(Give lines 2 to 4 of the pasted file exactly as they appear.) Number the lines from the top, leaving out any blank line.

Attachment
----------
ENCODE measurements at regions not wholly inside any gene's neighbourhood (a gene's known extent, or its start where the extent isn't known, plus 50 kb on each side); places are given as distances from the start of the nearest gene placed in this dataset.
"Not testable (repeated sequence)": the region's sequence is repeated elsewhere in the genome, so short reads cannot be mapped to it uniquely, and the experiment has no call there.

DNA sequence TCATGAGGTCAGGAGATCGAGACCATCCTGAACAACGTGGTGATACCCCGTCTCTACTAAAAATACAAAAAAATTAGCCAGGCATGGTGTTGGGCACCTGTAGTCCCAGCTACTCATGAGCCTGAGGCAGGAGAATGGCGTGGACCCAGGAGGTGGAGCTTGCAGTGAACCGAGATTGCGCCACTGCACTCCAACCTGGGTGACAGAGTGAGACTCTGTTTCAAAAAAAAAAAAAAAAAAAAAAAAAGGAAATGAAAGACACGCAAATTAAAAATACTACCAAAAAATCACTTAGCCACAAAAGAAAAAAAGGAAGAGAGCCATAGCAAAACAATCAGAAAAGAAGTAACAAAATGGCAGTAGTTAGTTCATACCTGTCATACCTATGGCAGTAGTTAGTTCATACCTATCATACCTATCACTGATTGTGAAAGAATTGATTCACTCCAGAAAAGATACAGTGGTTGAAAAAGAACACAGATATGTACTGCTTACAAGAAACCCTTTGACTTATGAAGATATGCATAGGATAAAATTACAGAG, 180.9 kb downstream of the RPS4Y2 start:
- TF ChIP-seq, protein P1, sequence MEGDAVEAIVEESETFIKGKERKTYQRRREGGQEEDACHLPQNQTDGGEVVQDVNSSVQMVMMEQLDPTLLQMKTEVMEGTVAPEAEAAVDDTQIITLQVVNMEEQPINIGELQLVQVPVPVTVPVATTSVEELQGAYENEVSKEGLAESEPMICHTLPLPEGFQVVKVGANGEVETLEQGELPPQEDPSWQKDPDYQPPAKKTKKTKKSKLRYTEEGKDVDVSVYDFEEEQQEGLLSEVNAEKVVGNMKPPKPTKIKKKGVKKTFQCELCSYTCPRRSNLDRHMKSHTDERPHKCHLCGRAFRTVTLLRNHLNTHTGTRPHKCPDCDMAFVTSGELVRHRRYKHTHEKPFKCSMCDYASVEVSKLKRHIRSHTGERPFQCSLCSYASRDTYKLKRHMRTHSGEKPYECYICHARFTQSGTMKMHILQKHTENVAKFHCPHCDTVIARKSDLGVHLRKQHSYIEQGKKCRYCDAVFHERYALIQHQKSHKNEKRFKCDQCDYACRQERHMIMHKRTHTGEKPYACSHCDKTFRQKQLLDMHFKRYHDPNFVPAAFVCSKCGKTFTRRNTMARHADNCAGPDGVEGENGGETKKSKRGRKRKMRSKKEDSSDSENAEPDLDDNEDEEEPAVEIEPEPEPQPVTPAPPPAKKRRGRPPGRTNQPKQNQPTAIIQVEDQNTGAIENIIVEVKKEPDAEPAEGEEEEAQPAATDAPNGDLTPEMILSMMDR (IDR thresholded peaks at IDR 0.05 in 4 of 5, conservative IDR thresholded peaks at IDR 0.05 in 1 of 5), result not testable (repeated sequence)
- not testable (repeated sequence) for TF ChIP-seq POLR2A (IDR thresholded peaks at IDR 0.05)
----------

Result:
"Not testable (repeated sequence)": the region's sequence is repeated elsewhere in the genome, so short reads cannot be mapped to it uniquely, and the experiment has no call there.

DNA sequence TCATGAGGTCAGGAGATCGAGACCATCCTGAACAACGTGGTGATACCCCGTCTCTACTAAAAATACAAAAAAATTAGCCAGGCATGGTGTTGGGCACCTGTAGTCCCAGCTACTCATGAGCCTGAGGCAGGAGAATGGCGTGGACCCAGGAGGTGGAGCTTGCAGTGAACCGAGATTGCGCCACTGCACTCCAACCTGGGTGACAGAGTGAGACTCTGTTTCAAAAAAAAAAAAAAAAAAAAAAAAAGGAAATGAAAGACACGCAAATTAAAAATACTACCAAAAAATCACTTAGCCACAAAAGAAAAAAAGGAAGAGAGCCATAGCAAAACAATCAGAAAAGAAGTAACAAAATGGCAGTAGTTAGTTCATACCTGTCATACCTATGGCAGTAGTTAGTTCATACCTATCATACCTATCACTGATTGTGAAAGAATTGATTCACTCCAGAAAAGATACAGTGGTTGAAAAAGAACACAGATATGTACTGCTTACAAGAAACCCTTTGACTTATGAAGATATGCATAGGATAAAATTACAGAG, 180.9 kb downstream of the RPS4Y2 start:
- TF ChIP-seq, protein P1, sequence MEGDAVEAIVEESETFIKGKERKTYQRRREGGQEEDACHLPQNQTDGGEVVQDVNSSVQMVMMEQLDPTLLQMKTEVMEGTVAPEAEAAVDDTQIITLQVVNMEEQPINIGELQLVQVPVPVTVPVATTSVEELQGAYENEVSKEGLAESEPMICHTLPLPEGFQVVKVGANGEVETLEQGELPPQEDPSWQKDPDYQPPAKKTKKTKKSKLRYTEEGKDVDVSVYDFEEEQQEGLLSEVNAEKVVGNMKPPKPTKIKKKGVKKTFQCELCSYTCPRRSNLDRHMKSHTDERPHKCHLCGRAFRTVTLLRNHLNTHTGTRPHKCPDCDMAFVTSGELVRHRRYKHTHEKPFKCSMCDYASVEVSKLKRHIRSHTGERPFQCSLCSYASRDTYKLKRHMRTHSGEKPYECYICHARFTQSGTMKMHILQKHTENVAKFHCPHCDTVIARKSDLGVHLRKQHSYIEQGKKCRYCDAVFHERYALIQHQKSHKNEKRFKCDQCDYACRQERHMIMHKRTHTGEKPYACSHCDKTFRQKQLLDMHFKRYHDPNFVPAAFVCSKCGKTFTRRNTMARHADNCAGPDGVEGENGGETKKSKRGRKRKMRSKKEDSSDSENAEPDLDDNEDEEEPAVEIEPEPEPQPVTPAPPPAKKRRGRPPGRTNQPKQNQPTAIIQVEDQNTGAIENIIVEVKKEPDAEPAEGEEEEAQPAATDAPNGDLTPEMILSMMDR (IDR thresholded peaks at IDR 0.05 in 4 of 5, conservative IDR thresholded peaks at IDR 0.05 in 1 of 5), result not testable (repeated sequence)